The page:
UN EXPERT URGES CAMBODIA AND THE INTERNATIONAL TO COMMUNITY TO SPEED UP KHMER ROUGE TRIALS
14 March 2013
(Issued as received) GENEVA (14 March 2013) – The United Nations Special Rapporteur on the situation of human rights in Cambodia, Surya P. Subedi, today urged the Extraordinary Chambers in the Courts of Cambodia (ECCC), the Royal Government, international donors and the UN to expedite the Khmer Rouge trials, after the passing of Mr. Ieng Sary, one of the four accused currently before the Tribunal who died at the age of 87.
“I call upon all actors, including the international community at large, to renew the commitment to support the ECCC to complete its work with full independence,” Mr. Subedi stressed. “We owe it to the surviving victims of the Khmer Rouge, the families of the victims, and the whole of Cambodian society that continues to suffer from the impact of the Khmer Rouge to this day.”
Mr Sary was accused of crimes against humanity, genocide and war crimes which stem from his role in the leadership of the Khmer Rouge during the period of Democratic Kampuchea. For decades, he avoided trial on these allegations. After defecting from the Khmer Rouge in 1996 he lived a comfortable life as a free citizen in Pailin province in Cambodia until his arrest in 2007 on an order of the ECCC. He was detained since that time until his death, as was his wife and co-accused in case 002, Ieng Thirith, who has been declared mentally unfit to stand trial.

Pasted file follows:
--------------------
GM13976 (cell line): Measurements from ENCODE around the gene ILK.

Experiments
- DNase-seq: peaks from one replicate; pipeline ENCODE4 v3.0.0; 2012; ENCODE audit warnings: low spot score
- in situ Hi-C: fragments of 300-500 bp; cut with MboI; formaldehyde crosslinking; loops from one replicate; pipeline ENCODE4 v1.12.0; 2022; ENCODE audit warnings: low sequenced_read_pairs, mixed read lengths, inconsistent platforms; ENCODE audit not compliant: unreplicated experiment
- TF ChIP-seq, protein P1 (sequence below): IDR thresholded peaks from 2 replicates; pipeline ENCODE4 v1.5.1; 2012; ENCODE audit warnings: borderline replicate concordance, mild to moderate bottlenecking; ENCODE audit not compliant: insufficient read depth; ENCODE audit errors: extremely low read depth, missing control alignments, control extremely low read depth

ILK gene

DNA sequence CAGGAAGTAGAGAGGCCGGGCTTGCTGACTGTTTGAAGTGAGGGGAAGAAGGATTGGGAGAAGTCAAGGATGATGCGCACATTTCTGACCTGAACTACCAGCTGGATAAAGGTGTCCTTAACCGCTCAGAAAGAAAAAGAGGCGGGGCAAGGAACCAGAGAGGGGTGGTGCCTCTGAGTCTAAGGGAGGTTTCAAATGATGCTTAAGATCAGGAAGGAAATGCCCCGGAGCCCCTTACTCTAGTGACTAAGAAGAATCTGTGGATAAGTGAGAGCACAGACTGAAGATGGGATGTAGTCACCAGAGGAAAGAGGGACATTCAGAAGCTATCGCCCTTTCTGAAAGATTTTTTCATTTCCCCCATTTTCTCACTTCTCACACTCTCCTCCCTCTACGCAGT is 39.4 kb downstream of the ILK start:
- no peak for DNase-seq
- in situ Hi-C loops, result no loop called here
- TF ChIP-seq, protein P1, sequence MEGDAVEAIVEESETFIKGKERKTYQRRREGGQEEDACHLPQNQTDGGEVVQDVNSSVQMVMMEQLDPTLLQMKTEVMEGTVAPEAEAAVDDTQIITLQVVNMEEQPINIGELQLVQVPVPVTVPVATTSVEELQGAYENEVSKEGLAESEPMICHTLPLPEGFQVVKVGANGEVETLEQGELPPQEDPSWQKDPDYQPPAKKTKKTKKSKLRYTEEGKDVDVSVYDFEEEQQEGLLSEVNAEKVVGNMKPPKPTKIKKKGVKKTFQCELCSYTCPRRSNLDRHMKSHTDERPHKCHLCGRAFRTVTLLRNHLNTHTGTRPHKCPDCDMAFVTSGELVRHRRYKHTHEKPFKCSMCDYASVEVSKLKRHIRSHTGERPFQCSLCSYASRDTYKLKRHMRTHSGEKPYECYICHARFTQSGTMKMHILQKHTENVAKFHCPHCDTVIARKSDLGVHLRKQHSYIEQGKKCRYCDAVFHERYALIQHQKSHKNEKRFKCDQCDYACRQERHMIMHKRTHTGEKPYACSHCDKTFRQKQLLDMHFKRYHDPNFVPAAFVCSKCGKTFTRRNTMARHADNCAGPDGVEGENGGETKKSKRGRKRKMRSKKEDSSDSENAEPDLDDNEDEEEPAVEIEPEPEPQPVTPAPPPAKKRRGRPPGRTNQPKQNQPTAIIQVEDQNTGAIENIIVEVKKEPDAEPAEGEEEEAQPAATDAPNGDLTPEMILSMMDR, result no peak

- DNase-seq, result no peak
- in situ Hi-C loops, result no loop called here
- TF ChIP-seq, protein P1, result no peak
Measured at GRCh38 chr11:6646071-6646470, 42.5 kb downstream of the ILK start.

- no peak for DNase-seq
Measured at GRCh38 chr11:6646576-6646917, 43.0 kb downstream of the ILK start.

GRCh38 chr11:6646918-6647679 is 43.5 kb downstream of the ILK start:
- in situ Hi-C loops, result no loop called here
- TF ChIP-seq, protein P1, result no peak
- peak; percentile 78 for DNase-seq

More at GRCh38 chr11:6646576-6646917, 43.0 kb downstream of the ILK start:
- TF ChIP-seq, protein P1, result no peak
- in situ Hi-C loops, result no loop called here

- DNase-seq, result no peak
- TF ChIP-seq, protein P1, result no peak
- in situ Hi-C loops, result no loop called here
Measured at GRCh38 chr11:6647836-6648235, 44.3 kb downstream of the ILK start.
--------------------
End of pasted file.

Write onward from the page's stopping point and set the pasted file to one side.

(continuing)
“His death during the trial means he will not be finally judged,” the Special Rapporteur said. “Perhaps the justice process in this instance was too slow, but he was forced to answer the grave allegations against him in an open court. A justice system caught up with him even 30 years after the events. The tenacity of many people, but most of all the victims, is to thank for this.”
“We know from other instances of accountability processes around the world that, although a final judgment was not reached, the mere fact of seeing Ieng Sary forced to face his accusers will have brought some degree of comfort to the surviving victims of the Khmer Rouge, the families of the victims, and the whole of Cambodian society that continues to suffer from the impact of the Khmer Rouge to this day,” Mr. Subedi noted.
Professor Surya P. Subedi was appointed by the UN Human Rights Council as the UN Special Rapporteur for Human Rights in Cambodia in March 2009. As Special Rapporteur, he is independent from any government or organisation and serves in his individual capacity. He is currently Professor of International Law at the University of Leeds in the United Kingdom.
UN Human Rights, country page – Cambodia: http://www.ohchr.org/EN/Countries/AsiaRegion/Pages/KHIndex.aspx
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